Anitha’s life changed when she scored a goal in a football game where she was the only girl. Today, at the age of 22, the self-admitted sports fanatic has certification from the All India Football Federation. For a child from a conservative, underprivileged home, she’s overcome many difficulties to get to where she is now.
Harshvardhan changed several schools before the age of 12 because he always seemed to get into trouble. It took a chance performance in a creative skills class to discover his singing abilities. Today, the 14 year old composes lyrics and raps in his mother tongue Kannada.
Both Anitha and Harshvardhan are first-generation learners in their family. Their households are part of the 182 million in India that are low income, where parents are usually small farmers, rural artisans, security guards, vegetable vendors, and domestic help. In many cases, the family income is just enough for basic survival. Most of these children grow up in an environment of adversity i.e. lack of love and care, malnutrition, abuse etc. This ultimately affects their development, resulting in low cognitive skills and life skills such as the ability to build relationships and overcome difficulties. To add to the challenge, these students face a frantically changing world.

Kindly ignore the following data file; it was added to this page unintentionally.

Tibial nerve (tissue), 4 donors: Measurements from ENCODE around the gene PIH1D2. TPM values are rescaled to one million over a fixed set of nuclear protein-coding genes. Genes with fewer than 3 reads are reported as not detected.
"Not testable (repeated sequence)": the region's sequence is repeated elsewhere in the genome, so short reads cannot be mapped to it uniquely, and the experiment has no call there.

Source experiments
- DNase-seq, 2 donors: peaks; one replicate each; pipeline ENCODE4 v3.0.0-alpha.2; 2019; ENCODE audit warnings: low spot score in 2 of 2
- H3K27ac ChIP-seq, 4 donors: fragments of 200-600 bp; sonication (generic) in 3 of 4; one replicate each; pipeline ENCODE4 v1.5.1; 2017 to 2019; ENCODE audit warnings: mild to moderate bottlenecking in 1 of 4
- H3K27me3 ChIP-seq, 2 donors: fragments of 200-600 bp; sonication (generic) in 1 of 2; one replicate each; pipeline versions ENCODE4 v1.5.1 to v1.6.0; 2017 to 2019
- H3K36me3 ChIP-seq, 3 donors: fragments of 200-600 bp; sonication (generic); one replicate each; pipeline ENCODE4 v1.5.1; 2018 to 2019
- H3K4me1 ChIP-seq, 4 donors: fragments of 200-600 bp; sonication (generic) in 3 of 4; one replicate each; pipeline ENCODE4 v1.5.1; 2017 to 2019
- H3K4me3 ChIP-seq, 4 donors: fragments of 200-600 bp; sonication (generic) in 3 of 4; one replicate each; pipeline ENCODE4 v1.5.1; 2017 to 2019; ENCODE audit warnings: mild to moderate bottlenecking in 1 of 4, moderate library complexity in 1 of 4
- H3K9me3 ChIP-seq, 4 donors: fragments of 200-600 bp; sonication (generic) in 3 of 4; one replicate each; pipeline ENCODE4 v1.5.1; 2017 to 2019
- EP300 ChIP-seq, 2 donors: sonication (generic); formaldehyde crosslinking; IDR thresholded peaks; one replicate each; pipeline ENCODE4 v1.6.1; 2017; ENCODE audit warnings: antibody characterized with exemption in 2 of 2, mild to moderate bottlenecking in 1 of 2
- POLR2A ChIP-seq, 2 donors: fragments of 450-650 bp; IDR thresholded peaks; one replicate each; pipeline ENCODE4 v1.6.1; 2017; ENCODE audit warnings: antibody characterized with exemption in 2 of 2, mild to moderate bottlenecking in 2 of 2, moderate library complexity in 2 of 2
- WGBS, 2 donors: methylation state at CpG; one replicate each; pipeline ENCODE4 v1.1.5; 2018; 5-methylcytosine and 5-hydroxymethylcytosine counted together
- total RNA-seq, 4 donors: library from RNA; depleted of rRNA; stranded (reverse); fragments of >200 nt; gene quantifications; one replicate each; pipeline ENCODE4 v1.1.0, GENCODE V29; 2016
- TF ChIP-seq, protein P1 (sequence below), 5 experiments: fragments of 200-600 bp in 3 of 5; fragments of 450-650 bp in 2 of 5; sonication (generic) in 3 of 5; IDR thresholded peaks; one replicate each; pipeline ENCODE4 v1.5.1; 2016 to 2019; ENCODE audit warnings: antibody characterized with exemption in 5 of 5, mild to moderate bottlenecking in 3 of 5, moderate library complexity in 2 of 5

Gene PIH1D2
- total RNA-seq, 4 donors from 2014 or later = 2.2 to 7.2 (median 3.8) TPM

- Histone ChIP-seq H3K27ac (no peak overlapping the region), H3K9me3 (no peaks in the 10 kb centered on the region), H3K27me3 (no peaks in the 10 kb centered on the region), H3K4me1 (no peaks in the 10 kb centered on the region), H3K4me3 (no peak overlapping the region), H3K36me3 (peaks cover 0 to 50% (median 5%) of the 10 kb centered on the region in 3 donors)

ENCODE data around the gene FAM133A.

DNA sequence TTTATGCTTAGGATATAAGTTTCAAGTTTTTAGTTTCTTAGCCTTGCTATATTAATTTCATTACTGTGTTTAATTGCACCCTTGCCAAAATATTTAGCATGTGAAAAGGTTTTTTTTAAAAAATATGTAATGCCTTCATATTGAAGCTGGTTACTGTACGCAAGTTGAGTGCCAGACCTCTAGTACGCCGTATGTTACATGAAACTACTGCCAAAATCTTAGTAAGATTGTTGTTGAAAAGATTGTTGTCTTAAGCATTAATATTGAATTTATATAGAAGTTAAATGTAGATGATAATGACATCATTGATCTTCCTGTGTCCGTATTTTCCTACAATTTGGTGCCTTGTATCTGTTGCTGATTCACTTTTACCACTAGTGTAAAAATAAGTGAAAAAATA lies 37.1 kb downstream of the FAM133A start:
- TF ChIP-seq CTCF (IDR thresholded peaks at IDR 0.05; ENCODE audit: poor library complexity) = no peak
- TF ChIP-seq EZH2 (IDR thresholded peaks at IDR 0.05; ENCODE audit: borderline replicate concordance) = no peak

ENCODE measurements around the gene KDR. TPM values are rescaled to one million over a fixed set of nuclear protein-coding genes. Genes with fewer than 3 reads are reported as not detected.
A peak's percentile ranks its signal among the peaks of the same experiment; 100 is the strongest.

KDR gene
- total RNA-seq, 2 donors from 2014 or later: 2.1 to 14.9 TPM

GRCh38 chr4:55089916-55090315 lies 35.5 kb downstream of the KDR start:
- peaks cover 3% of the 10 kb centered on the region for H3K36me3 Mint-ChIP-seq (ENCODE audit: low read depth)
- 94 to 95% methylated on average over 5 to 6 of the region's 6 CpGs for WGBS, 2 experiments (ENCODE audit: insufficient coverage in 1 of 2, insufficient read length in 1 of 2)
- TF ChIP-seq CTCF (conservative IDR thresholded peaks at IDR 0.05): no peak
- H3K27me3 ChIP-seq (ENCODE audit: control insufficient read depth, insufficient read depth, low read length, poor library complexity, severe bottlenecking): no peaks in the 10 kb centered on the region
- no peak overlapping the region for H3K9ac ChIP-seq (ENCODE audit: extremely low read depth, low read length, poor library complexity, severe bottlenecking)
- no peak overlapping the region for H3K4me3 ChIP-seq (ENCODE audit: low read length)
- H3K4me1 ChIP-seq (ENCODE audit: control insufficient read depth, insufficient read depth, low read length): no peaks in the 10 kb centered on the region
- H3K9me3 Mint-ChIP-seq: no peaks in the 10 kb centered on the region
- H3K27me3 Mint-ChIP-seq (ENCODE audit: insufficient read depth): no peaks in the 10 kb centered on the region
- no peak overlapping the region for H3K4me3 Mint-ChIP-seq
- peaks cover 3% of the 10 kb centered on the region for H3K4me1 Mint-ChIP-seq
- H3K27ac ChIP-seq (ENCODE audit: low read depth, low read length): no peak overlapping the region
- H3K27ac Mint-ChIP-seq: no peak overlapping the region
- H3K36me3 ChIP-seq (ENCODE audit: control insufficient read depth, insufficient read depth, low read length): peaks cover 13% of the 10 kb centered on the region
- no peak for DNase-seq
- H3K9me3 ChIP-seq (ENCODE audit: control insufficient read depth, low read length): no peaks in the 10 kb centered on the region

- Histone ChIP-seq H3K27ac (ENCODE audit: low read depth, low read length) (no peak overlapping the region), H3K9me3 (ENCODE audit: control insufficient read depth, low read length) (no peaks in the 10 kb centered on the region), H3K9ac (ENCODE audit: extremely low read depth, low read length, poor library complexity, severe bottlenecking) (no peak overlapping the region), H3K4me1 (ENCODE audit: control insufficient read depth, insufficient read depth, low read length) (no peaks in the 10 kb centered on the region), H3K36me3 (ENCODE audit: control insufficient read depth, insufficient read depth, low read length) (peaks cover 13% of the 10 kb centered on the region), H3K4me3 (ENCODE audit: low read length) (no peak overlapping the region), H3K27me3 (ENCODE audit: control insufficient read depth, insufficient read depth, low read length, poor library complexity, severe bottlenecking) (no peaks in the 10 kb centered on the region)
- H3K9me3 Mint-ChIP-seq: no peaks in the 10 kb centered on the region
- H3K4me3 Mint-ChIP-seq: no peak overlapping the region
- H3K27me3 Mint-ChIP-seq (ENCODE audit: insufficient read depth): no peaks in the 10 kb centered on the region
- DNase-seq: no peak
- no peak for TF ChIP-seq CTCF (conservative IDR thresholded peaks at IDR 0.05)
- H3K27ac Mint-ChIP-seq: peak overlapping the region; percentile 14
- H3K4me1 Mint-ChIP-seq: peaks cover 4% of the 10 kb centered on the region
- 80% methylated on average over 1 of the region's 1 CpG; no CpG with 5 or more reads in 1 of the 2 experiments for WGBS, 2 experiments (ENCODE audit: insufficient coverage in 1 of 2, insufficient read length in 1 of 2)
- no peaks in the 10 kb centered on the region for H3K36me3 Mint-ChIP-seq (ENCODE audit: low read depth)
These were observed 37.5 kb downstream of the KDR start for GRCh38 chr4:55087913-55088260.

There is growing evidence coming from various fields that apart from cognitive development, life skills are important for building emotional strength and maturity to handle difficult situations and thrive in changing environments. And yet, the education ecosystem is not connected with real life requirements and does not help them in building the critical skillsets and mindsets. As a result, many of these students drop out of education and are unemployable. A 2016 study of employers indicated that 80 percent of graduating engineers in India are believed to be unemployable for current job roles. The problem will only get more acute in the future as these students move into jobs that are yet to be created today.